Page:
War may not be the health of the state (quite often, it’s a state’s ruin), but a government is necessary to create war.

LFS: Which political thinkers have influenced you the most?

Fish: Well, for a long time my personal guidebook was the anthology, “Patterns of Anarchy”.
I giggled a lot over Max Stirner’s writing, contrasting it to his day-job, and guessing how much of it he wrote just to p!ss off Marx.
The Russian Three — Bakunin, Kropotkin and Tolstoy — were terribly ponderous writers, but in real life they put their ideas into practice and made a good account of themselves.

LFS: Besides those 19th-century anarchist and European/Russian writers, have you found any modern libertarian writers instructive?

Fish: I know I’ve run into surprisingly Libertarian/Anarchist tropes from SF writers, but the only names I can quote are L. Neil Smith, Robert Heinlein, and Rudyard Kipling (for two stories, including “With The Night Mail”).

LFS: When you first became active in sf fandom and filking, did you find fan culture was more open to ideas and more welcoming of people who think or look differently?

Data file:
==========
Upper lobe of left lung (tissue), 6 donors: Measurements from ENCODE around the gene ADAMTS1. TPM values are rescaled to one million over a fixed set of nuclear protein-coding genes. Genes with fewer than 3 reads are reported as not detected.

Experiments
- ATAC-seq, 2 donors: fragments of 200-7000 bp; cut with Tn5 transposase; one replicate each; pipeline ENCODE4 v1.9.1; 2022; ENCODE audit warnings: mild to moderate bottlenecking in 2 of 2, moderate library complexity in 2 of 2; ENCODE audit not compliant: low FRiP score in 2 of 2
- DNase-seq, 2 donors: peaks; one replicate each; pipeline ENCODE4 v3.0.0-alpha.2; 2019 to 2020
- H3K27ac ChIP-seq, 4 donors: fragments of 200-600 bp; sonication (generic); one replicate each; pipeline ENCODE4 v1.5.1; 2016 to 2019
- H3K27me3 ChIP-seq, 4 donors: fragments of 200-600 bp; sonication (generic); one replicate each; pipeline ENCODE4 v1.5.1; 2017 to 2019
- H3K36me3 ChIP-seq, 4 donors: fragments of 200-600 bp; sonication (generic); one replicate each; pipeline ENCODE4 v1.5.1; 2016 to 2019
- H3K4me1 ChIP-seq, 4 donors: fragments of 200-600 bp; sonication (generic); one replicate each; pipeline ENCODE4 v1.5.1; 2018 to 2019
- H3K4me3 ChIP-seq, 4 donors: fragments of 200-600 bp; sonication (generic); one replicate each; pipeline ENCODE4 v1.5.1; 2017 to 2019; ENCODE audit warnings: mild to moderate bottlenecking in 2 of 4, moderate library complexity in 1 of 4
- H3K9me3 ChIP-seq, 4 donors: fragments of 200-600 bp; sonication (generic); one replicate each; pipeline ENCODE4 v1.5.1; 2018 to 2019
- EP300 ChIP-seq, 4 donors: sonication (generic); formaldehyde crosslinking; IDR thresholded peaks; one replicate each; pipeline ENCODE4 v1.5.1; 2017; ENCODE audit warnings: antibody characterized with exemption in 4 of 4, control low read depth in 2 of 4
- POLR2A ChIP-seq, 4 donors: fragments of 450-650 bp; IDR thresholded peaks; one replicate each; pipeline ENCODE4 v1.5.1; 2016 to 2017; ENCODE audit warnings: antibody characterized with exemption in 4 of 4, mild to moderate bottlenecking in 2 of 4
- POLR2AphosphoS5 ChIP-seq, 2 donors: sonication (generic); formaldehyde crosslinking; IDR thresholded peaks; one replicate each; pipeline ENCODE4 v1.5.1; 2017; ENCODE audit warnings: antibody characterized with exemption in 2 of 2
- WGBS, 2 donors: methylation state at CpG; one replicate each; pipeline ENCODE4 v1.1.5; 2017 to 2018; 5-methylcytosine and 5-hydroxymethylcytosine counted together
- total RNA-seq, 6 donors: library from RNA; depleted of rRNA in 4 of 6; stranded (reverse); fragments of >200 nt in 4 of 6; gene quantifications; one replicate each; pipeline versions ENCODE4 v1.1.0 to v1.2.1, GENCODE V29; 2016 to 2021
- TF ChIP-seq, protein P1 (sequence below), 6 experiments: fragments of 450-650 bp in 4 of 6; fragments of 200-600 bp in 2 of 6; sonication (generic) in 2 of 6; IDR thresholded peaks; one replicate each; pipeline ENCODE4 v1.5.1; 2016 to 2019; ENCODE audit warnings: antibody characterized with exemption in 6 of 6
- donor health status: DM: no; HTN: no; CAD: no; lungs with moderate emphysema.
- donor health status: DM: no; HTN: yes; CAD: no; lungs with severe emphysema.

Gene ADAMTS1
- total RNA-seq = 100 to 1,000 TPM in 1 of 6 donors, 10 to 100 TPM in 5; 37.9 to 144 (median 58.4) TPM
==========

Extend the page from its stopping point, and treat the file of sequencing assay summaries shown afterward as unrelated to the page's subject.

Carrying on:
Fish: Oh yes.  People who dreamed of first contact with aliens were a lot more accepting of odd human beings than Mundane folk.  Of course, in those days SF fans were “the few, the proud, the lonely”, and the Mundane world largely ignored them.

LFS: When you’re invited to speak, perform or be a guest of honor at sf/fantasy cons, do you mention your Prometheus Award in your program bio? And if so, how do people react?

Fish:  I mention it on my blog and Facebook page.  Alas, I haven’t been able to get to any live conventions in the past couple years (during the pandemic), so I don’t know how fans there would react.

LFS: What’s your impression of how sf/fantasy fans view the Prometheus Awards?

Fish: From what I’ve been able to pick up, it’s respected for its literary quality and regarded with respect and a bit of trepidation for its shameless political stance.  Only hard-core Wokey-dokes actually argue with its political opinions, and they don’t do it well.